Secret Speyside 1990 Red Bordeaux / Orkney Malt 2000 Amarone (Berry Bros)

Secret Speyside 1990 Red Bordeaux / Orkney Malt 2000 Amarone (Berry Bros)

Earlier this year the well-known German distributor Kirsch Import released four Berry Bros & Rudd bottlings, all exclusive to Germany and all finished in aromatic wine casks.

Today we’re shedding a light on two undisclosed single malts from this series: the Orkney Islands 2000, a 20 year old Highland Park (we assume) finished in an Amarone wine cask, and a Secret Speyside 1990 matured in a sherry cask and finished in a red Bordeaux wine cask.


Secret Speyside 29 yo 1990 (49,6%, Berry Bros & Rudd for Kirsch Import 2020, Sherry cask + red Bordeaux finish, cask #18005)

Nose: a really nice sweet & sour fruit profile on strawberries, rhubarb jam and redcurrants, with some tangerine and orange peel in the background. Faint hints of tobacco leaves and polished wood. A few drops of flowery Armagnac and mint cordials.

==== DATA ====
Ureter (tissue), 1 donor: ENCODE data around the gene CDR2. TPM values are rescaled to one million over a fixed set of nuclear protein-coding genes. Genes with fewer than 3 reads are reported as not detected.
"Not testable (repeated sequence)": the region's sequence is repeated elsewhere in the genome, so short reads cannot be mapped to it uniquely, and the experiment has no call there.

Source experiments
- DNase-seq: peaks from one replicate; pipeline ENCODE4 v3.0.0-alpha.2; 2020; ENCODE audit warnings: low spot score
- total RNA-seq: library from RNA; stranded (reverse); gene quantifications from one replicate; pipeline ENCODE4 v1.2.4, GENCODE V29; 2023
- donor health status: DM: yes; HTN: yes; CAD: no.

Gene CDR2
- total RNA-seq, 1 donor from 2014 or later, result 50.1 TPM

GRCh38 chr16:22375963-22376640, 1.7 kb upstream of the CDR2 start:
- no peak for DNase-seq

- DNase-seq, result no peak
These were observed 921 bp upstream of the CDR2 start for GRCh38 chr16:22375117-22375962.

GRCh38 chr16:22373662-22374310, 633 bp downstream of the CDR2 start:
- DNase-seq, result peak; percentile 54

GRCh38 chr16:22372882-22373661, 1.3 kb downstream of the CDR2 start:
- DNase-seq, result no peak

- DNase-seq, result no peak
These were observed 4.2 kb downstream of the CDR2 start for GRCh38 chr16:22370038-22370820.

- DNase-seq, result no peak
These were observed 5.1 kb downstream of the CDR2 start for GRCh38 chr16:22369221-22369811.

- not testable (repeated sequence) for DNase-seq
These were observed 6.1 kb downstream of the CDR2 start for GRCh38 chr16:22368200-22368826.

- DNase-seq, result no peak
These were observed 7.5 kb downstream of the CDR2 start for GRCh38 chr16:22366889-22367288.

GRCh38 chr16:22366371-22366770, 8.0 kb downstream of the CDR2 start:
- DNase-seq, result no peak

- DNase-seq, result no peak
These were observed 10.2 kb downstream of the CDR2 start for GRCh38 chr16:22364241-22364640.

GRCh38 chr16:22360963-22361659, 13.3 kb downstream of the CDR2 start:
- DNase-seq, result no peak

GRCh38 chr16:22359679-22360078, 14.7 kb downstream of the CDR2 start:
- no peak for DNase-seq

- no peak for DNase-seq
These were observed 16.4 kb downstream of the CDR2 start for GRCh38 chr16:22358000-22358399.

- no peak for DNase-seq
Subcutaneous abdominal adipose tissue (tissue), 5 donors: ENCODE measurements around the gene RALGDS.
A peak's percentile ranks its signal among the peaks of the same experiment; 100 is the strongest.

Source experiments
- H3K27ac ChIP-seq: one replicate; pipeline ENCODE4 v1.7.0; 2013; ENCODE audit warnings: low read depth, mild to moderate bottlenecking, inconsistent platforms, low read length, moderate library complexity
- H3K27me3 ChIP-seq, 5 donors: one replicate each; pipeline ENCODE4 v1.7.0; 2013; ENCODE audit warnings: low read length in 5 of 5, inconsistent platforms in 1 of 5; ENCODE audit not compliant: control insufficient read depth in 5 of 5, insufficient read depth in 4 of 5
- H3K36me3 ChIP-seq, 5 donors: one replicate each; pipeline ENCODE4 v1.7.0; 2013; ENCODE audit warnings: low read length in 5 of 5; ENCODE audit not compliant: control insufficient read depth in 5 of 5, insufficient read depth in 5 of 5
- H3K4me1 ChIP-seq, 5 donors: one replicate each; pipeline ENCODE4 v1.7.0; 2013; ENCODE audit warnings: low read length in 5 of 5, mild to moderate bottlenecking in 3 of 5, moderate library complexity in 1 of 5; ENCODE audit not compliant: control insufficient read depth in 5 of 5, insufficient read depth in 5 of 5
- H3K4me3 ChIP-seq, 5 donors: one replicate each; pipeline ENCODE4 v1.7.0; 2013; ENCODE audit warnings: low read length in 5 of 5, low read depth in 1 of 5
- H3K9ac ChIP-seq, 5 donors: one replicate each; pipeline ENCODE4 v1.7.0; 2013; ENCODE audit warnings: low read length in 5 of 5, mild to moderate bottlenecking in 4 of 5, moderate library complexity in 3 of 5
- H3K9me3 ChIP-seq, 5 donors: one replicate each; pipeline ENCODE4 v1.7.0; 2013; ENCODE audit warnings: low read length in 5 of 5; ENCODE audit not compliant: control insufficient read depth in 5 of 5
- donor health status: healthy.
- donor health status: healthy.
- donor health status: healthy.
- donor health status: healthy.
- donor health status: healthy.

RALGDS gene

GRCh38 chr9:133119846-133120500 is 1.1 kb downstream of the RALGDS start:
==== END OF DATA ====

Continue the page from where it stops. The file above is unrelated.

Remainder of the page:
Mouth: the bright fruitiness of these undisclosed Speyside malts is present, showing tangerines, bananas and some beeswax. Spearmint. Candied ginger. Hints of dark fruits and caramelized sugar in the background, as well as a light herbal bitterness. Touches of black pepper and floral honey.

Finish: long, getting drier, on fruit tea, walnuts and these resinous oaky notes.

A great nose and a lovely tart fruitiness throughout. Pretty delicious but the winey side gets a little louder on the palate, costing one or two points in my book. Well balanced though. Still available in several German stores, for around € 230.



Orkney Single Malt 20 yo 2000 (53,6%, Berry Bros & Rudd for Kirsch Import 2020, Amarone finish, cask #15, 600 btl.)

Orkney Malt 2000 Amarone - Berry Bros & RuddNose: the earthy side of the spirit is amplified by the wine. A lot of exhaust fumes, smoked ham, leatherette and burnt heather. On the other hand there’s a sour fruity side, with red plums, grapes and orange peels. Hints of lanolin, roasted nuts and brown sugar. Good.

Mouth: dark and bittersweet, with a more pronounced winey side, but it could be mistaken for a sherry cask. Dark chocolate, coal smoke and burnt caramel. Hints of red berries and Italian vermouth. Heather honey and dried herbs. Cloves. A hint of cedar wood as well.

Finish: long, on oak spice and dark fruit flavours, with roasted nuts and peat smoke.

A strong, muscular and reasonably complex Orkney single malt. As you may know I’m not the biggest fan of red wine finishes, but in both cases the job was well executed. Still available in a few German stores, for around € 150.
Score: 87/100